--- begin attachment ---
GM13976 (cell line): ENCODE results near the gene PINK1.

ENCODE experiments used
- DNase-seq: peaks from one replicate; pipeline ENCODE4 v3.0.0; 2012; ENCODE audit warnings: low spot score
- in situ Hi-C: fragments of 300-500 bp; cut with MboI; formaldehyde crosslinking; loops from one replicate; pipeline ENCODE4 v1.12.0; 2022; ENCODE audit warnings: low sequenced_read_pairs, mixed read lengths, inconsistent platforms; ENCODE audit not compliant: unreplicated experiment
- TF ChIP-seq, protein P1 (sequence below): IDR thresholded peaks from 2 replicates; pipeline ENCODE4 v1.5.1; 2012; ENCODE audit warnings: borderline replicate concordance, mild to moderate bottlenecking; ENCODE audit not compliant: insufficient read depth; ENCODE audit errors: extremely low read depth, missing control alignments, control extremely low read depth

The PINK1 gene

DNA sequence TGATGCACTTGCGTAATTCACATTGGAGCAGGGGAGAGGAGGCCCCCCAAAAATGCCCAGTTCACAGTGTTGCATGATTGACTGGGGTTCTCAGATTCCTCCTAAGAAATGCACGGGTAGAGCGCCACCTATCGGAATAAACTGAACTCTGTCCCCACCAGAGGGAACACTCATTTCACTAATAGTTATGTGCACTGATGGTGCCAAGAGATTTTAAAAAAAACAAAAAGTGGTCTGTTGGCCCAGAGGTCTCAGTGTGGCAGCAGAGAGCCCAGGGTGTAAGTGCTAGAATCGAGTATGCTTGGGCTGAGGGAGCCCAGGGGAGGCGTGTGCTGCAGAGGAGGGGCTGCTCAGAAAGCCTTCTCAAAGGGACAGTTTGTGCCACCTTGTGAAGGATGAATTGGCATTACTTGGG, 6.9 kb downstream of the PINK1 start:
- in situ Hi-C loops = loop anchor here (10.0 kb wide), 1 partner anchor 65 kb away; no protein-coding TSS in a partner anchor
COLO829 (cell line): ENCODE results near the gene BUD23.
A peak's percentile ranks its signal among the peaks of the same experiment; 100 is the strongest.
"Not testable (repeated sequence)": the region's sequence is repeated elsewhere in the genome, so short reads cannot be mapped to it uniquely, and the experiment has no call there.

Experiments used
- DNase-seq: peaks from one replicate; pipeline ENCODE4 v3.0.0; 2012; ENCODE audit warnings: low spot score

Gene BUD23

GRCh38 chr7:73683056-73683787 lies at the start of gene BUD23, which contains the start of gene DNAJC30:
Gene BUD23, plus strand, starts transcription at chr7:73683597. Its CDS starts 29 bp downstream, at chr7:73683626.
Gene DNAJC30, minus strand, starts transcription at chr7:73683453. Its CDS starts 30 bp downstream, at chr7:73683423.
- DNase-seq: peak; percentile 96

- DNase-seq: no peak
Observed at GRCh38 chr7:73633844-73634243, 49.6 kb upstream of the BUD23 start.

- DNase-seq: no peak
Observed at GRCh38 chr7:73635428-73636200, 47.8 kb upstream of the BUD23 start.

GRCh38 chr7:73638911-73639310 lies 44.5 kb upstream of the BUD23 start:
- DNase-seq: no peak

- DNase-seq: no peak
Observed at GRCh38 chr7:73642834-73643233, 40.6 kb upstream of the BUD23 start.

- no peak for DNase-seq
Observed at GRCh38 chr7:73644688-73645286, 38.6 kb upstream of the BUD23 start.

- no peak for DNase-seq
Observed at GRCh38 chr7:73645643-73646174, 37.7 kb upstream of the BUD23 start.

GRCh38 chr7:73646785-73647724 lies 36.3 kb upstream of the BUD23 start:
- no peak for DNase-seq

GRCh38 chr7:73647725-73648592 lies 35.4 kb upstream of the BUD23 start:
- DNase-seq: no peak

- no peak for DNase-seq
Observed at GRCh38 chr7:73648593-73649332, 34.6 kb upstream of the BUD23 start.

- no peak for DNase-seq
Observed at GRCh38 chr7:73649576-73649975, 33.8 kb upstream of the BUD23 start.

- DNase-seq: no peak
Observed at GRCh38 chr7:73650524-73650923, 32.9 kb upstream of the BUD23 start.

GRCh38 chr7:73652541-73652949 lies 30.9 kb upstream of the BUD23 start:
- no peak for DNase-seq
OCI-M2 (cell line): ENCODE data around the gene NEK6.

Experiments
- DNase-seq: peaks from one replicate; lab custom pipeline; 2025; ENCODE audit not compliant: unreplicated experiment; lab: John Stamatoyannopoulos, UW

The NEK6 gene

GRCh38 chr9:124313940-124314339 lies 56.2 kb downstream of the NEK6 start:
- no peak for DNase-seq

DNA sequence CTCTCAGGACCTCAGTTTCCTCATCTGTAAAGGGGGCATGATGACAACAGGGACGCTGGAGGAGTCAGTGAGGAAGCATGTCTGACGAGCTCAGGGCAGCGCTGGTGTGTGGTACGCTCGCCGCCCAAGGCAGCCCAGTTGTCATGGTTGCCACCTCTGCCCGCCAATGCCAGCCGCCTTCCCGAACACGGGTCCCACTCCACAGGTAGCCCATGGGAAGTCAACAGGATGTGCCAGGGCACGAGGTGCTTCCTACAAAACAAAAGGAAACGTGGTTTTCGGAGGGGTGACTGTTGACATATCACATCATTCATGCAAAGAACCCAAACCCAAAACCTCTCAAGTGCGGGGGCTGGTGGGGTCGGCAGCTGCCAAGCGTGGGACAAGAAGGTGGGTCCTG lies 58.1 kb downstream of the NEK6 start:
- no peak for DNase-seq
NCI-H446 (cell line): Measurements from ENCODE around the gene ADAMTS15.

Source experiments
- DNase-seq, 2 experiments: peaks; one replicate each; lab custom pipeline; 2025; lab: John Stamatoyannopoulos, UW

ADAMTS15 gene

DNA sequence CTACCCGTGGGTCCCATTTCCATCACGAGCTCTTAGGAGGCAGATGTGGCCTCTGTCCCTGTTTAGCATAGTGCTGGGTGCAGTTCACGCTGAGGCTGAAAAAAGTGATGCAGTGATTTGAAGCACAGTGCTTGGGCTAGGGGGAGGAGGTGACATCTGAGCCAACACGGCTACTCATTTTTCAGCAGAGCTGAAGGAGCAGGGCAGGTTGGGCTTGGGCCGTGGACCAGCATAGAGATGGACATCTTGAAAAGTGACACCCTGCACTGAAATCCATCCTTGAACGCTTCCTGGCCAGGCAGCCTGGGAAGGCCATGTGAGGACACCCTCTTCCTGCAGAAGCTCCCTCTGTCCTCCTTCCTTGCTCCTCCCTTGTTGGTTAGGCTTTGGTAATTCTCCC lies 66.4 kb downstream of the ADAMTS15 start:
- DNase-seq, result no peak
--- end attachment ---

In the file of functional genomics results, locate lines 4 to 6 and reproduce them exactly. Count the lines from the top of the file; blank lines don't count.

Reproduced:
- in situ Hi-C: fragments of 300-500 bp; cut with MboI; formaldehyde crosslinking; loops from one replicate; pipeline ENCODE4 v1.12.0; 2022; ENCODE audit warnings: low sequenced_read_pairs, mixed read lengths, inconsistent platforms; ENCODE audit not compliant: unreplicated experiment
- TF ChIP-seq, protein P1 (sequence below): IDR thresholded peaks from 2 replicates; pipeline ENCODE4 v1.5.1; 2012; ENCODE audit warnings: borderline replicate concordance, mild to moderate bottlenecking; ENCODE audit not compliant: insufficient read depth; ENCODE audit errors: extremely low read depth, missing control alignments, control extremely low read depth

The PINK1 gene